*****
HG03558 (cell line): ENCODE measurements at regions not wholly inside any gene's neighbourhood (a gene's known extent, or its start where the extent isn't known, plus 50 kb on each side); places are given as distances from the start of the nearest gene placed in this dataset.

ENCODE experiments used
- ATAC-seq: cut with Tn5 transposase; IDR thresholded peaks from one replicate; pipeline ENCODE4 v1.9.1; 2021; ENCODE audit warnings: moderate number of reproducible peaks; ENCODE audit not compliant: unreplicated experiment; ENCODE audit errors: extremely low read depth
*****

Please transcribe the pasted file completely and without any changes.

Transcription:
HG03558 (cell line): ENCODE measurements at regions not wholly inside any gene's neighbourhood (a gene's known extent, or its start where the extent isn't known, plus 50 kb on each side); places are given as distances from the start of the nearest gene placed in this dataset.

ENCODE experiments used
- ATAC-seq: cut with Tn5 transposase; IDR thresholded peaks from one replicate; pipeline ENCODE4 v1.9.1; 2021; ENCODE audit warnings: moderate number of reproducible peaks; ENCODE audit not compliant: unreplicated experiment; ENCODE audit errors: extremely low read depth